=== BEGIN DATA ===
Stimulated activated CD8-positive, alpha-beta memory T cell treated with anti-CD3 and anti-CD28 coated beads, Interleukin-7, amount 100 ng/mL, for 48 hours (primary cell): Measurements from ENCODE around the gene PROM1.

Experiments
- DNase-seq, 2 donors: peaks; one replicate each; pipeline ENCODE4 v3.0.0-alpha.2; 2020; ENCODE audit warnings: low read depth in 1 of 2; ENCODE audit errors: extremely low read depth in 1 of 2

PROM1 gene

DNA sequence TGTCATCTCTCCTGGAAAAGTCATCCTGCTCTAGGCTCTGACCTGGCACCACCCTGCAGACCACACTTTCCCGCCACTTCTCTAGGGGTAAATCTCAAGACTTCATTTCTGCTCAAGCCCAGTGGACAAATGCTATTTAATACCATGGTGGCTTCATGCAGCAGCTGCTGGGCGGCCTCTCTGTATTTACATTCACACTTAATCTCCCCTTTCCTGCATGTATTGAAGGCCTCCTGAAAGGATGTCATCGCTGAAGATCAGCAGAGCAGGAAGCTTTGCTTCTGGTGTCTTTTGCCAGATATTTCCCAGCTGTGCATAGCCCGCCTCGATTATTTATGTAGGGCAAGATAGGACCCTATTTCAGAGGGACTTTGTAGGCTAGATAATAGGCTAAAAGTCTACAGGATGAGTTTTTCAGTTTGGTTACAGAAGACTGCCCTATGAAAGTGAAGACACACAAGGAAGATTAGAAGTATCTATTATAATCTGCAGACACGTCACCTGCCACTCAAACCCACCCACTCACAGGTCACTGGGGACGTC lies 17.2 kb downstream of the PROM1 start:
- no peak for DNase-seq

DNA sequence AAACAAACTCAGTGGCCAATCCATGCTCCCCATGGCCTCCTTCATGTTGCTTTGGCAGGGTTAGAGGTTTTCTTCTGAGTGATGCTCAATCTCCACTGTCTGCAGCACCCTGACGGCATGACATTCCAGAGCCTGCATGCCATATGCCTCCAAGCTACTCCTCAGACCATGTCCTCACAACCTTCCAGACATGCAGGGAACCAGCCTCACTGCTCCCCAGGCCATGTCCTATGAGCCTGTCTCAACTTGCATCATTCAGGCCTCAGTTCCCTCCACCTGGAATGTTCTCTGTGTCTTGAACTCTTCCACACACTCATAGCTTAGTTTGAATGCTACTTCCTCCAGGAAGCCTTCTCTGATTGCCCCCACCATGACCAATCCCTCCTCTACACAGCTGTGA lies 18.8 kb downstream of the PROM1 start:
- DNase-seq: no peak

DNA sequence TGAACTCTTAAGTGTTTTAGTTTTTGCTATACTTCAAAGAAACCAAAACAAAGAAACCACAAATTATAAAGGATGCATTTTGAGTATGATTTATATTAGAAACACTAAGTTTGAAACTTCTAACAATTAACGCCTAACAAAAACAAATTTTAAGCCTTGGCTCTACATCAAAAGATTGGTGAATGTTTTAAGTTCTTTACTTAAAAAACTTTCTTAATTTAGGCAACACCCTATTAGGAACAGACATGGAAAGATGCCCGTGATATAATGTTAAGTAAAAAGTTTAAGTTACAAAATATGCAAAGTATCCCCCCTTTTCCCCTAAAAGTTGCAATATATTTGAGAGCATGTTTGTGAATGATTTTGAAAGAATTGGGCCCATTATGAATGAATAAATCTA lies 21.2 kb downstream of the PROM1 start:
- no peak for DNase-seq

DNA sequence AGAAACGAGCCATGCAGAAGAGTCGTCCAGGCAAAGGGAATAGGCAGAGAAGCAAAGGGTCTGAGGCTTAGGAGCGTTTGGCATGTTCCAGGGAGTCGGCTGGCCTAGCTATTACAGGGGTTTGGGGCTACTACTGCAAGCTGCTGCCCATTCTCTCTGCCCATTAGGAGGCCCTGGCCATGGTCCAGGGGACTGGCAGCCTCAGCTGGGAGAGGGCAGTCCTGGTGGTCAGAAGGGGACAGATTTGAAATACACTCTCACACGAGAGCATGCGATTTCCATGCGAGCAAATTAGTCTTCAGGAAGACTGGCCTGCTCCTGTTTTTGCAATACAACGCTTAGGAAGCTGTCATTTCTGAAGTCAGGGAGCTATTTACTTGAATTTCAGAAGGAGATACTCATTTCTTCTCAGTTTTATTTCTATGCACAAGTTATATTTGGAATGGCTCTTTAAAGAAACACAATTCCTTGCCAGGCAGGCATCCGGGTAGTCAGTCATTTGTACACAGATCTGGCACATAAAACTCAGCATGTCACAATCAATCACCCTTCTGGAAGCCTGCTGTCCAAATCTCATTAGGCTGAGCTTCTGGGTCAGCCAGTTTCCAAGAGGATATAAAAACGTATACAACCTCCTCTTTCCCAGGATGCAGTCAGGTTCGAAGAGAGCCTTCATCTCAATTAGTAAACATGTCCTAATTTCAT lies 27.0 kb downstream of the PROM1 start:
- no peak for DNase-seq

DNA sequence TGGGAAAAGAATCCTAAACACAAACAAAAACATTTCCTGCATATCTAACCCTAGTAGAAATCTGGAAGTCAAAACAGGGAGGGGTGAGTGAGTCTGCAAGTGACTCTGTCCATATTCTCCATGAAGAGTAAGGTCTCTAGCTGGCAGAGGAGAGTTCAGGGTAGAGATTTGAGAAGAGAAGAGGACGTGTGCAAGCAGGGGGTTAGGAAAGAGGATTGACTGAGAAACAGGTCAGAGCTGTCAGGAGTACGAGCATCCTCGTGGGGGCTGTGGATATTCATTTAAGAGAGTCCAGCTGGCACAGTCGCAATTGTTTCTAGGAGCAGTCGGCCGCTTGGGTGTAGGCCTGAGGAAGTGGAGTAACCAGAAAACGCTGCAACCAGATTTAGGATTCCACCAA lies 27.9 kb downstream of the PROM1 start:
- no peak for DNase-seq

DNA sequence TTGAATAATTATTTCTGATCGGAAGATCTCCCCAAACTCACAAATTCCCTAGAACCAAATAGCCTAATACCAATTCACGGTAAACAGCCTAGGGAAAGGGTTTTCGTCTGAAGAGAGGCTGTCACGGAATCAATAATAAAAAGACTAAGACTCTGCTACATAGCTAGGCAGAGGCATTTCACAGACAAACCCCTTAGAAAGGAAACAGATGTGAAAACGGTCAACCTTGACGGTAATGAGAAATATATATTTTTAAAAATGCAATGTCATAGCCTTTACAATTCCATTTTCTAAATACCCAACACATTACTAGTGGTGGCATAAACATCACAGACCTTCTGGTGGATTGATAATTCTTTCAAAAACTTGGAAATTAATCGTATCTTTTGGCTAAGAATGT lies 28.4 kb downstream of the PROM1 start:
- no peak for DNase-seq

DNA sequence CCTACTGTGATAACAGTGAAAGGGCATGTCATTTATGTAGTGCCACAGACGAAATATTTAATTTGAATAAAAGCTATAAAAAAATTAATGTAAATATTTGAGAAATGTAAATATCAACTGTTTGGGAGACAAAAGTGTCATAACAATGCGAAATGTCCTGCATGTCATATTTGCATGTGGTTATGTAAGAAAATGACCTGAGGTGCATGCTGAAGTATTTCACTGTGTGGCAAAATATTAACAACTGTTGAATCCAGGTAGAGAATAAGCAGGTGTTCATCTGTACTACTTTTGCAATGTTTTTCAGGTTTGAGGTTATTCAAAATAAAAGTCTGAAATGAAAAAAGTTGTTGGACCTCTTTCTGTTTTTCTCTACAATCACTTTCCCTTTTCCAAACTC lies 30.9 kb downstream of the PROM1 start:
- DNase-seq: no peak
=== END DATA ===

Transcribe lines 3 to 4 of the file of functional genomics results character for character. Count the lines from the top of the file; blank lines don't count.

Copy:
- DNase-seq, 2 donors: peaks; one replicate each; pipeline ENCODE4 v3.0.0-alpha.2; 2020; ENCODE audit warnings: low read depth in 1 of 2; ENCODE audit errors: extremely low read depth in 1 of 2

PROM1 gene